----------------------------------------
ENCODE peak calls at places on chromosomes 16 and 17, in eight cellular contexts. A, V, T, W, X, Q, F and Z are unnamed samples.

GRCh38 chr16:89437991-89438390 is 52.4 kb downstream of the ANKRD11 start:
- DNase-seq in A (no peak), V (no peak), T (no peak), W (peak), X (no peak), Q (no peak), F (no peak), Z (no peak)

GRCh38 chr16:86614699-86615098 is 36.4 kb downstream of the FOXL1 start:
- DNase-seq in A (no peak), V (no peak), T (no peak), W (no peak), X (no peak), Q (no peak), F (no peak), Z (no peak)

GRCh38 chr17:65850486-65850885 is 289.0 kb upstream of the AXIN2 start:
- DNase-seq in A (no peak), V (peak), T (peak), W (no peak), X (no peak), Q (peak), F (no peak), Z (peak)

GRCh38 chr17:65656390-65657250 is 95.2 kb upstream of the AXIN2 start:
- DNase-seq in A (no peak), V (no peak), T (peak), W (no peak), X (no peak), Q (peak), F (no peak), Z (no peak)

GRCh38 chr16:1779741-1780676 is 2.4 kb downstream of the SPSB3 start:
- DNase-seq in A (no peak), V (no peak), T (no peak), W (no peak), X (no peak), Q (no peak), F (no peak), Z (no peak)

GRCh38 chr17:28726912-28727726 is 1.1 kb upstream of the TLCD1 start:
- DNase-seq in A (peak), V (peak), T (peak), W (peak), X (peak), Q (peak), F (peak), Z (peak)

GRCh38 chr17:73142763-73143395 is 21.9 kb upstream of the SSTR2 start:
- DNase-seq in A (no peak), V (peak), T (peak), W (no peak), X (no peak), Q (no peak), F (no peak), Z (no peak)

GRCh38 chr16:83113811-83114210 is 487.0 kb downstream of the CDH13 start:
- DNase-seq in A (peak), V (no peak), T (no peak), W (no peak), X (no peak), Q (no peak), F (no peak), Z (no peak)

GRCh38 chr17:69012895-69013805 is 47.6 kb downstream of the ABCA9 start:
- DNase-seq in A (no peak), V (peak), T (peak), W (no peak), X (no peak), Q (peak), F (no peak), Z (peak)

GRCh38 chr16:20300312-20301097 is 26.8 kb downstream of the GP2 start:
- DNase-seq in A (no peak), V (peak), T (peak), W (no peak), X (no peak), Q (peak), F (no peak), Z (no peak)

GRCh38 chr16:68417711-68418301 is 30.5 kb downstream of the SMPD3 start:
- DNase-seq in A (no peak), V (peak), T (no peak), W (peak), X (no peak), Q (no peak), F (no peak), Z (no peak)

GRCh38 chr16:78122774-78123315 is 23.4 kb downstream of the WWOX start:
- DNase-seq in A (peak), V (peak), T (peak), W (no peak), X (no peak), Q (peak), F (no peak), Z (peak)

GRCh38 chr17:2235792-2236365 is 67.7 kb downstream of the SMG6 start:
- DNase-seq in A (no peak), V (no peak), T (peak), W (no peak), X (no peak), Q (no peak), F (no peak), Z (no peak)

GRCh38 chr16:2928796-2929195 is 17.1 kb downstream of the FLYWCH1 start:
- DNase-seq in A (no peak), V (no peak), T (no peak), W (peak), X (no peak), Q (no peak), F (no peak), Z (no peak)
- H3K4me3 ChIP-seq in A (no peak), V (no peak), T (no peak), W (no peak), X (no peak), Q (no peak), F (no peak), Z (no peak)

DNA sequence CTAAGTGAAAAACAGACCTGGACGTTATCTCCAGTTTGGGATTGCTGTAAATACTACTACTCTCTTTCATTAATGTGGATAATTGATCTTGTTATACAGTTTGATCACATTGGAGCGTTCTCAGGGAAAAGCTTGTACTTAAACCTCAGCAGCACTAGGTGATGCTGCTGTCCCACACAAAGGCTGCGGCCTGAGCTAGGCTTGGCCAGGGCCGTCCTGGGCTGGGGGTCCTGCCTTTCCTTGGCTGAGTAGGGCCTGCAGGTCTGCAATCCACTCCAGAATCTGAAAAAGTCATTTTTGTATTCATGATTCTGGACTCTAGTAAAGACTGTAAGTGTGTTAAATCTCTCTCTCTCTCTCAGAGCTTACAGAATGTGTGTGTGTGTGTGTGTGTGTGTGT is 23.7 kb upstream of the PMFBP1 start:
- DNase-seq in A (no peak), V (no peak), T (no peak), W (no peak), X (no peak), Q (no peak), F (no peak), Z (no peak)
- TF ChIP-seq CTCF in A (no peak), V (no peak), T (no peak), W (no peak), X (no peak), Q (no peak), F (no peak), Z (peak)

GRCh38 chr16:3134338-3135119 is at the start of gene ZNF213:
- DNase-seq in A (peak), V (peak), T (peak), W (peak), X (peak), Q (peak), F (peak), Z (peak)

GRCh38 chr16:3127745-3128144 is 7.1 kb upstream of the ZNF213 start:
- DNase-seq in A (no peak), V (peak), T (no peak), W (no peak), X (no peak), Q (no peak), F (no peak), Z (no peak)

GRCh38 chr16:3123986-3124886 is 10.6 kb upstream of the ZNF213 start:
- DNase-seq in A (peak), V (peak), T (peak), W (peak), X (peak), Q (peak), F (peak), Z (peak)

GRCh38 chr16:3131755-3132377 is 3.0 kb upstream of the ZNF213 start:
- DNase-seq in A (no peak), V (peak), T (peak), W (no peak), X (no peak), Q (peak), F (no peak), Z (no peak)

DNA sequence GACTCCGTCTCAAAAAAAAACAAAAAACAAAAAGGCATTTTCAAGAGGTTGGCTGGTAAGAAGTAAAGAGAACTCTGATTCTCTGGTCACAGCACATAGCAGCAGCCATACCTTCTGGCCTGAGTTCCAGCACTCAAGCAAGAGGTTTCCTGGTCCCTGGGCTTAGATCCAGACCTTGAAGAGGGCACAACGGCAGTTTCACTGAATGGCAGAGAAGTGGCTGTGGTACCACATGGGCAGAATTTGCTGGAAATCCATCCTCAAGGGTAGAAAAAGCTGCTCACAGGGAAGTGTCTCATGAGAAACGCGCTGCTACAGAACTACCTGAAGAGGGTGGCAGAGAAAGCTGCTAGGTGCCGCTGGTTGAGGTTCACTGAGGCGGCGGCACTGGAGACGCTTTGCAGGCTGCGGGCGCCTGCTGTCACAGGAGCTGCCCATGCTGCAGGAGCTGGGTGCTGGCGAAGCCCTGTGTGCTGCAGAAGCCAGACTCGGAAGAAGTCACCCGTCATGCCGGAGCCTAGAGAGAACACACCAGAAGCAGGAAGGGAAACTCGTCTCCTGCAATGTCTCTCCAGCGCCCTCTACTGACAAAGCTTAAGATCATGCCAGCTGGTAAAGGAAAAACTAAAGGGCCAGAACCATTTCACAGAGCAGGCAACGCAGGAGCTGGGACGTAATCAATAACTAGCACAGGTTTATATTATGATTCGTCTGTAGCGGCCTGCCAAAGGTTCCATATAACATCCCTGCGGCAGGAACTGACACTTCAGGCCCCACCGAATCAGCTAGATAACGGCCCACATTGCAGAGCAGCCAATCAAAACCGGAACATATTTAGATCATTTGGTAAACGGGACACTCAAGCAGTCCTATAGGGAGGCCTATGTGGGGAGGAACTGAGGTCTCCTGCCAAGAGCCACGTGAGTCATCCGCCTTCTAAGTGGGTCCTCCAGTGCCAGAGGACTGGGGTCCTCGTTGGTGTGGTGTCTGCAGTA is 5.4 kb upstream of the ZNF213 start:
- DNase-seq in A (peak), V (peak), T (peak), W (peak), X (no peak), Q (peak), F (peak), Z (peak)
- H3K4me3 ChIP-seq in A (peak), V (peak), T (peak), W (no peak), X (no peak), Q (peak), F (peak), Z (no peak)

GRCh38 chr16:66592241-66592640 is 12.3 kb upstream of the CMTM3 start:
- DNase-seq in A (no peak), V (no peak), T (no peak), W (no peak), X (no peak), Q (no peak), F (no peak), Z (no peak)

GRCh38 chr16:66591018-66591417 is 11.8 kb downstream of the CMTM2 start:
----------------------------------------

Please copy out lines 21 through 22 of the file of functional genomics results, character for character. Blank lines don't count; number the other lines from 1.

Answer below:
- DNase-seq in A (no peak), V (peak), T (peak), W (no peak), X (no peak), Q (peak), F (no peak), Z (no peak)

GRCh38 chr16:68417711-68418301 is 30.5 kb downstream of the SMPD3 start: